Till There Was You

Till There Was You, by Scott Winant, is a leaden and slow-moving
romantic comedy that tries very hard to be romantic, but has very little success
at all in being comic. Jeanne Tripplehorn plays Gwendolyn Moss, a young woman who, as a little girl
in the 1970s, was inspired by the romantic story of her
parents’ meeting (which took place at a Young
Democrats’ retreat during the Kennedy
presidency) to certain romantic expectations of her own life, which she spends
“waiting for that piercing moment of
revelation” when Mr Right will at last come along. Beginning in childhood,
however, her path continually crosses with the man, Nick (Dylan McDermott), who
is destined to be her great love without either of them knowing it. Nick too is
susceptible to romantic ideas. Both of them use the expression:
“everything in my life has led up to
this moment” — she of a dud
boyfriend, he of a disastrous architecture final. It is a cute idea, but it is
spun out at intolerable length and without much wit or charm.

Another good idea which fails in the execution is the character of Francesca
(Sarah Jessica Parker) who had played Taffy, the little girl on a
Bunch” like 1970s TV show called
“One Big Happy
Family.” Now grown up she has been
through serious drug problems ( “God, I
loved methamphetamines more than life
itself” ) and is still a spoiled bitch,
given to saying ominously: “This is
extremely non-enjoyable.” Gwen becomes
the ghostwriter for Francesca’s
autobiography at the same time that Nick becomes
Francesca’s latest
boyfriend — because he designed a truly ugly restaurant she likes (called
“The Awful
Truth” ) and
he’s great in bed. Francesca has also
hired Nick’s architectural firm, which
has the Dickensian name of Murdstone and Heep, to redevelop an apartment
building she owns called La Fortuna.

Coincidentally, Gwen moves into the apartments at La Fortuna at the same time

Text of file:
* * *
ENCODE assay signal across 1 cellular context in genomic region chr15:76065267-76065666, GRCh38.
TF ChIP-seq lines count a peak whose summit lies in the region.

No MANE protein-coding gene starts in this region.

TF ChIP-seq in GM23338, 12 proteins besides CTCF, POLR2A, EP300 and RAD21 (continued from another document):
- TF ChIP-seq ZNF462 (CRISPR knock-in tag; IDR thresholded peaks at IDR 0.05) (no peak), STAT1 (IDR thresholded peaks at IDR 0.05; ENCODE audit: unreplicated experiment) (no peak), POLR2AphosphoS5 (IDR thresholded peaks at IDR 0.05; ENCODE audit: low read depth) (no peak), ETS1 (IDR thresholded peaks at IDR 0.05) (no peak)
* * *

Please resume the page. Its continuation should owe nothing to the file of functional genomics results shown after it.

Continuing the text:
and finds them wonderful and magical besides their having been designed by
“one of the
first” women architects in L.A. who
was also (again coincidentally)
Nick’s architecture teacher in
college. She joins a tenants’
organization to save the building by protesting to the City Council about its
historic importance (Louise Brooks once lived there). Still she and Nick do not
meet, though they are on opposite sides in the planning battle over La Fortuna.
Nick has still not met her when he decides she is right, the place must be
saved. And only then do they meet, by chance, as both are having a furtive
cigarette ouside their first “Nicotine
Anonymous” meeting.

I like, as I say, the idea. And I like the many false starts, the constant
frustration of romantic expectations until suddenly they are realized just when
our heroes least expect them to be. But the characters are just not likable
enough or the dialogue witty enough for the movie to be a success, and there are
lots of irrelevant characters and incidents floating along on the narrative
stream with nothing to do but clutter it up.
It’s a failure of the writing more
than anything else — which is true of a great many films these days.

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